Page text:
At a time of major educational reform in Scotland, with both the roll out of Curriculum for Excellence and reforms to teacher education that will follow from the Donaldson review, a comprehensive strategy for the evaluation of the impacts of these reforms on the long term development of Scotland’s pupils, is critical to success.
The Royal Society of Edinburgh, Scotland’s National Academy, has published a paper highlighting the crucial need for the systematic collection and rigorous analysis of evidence that will show what is working and what is not working, why this is the case, and how reforms can be improved.
This paper has been sent to all MSPs, ahead of Thursday’s debate in Parliament on the roll out of Curriculum for Excellence. It calls for evidence to be produced in a way that is independent and publicly available for further use by other researchers.
Professor Lindsay Paterson, a member of the RSE’s Education Committee and Professor of Educational Policy at Edinburgh University, commented “Proper research and evaluation are vital to understanding the effects of changes in policy. To understand how these changes are playing out in the classroom and in the experiences of our pupils, we need sound data, rigorously analysed by researchers who are independent of government. It is the only way to measure the success of reforms, and to find out where improvements are needed.”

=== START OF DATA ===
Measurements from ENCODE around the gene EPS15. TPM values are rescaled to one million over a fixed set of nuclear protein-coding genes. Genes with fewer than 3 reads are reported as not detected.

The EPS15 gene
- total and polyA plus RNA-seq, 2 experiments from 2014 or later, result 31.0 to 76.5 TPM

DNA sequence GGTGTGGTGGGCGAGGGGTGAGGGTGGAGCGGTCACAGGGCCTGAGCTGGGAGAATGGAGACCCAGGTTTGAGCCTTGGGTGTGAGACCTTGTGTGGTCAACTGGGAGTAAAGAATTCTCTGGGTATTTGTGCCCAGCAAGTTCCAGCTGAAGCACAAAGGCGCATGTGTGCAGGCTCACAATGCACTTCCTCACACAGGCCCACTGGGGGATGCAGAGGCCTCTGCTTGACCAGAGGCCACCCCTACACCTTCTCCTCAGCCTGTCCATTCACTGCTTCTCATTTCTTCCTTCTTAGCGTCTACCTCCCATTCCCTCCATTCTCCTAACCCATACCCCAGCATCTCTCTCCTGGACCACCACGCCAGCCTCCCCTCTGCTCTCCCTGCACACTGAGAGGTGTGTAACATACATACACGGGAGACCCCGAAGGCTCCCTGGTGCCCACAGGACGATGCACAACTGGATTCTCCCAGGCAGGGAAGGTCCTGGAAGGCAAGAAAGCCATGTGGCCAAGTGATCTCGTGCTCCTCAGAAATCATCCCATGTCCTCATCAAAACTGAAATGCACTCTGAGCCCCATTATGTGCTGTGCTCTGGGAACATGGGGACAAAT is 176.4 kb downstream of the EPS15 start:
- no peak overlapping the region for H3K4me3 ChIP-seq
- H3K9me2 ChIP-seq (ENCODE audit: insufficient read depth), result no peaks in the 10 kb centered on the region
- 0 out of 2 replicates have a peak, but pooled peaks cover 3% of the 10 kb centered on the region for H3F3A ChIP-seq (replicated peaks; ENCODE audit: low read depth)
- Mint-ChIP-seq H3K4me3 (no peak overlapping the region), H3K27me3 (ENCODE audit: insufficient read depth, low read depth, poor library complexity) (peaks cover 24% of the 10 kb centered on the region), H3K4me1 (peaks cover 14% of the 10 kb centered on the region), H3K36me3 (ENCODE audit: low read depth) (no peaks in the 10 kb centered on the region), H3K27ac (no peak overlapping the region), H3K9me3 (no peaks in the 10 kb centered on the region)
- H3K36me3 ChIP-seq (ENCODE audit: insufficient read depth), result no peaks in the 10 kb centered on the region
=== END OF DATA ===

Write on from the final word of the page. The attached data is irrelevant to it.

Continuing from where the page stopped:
A basic requirement for the evaluation of Curriculum for Excellence is an annual survey of pupils’ experiences and attainment across the curriculum, including in English, mathematics, the separate sciences, and other distinct disciplines such as history, geography, Modern Studies and economics.
But there must also be a deeper understanding of pupils’ development: a long term survey to understand how Curriculum for Excellence is contributing to their progress, such as the Growing Up in Scotland survey. And research must be carried out into whether pupils have learnt to use the applicable skills that are given such importance in the new curriculum, by the time they leave school.
Evaluation of the reforms to teacher education must allow researchers to understand how teachers’ knowledge, practices and opinions contribute to or hinder pupils’ learning.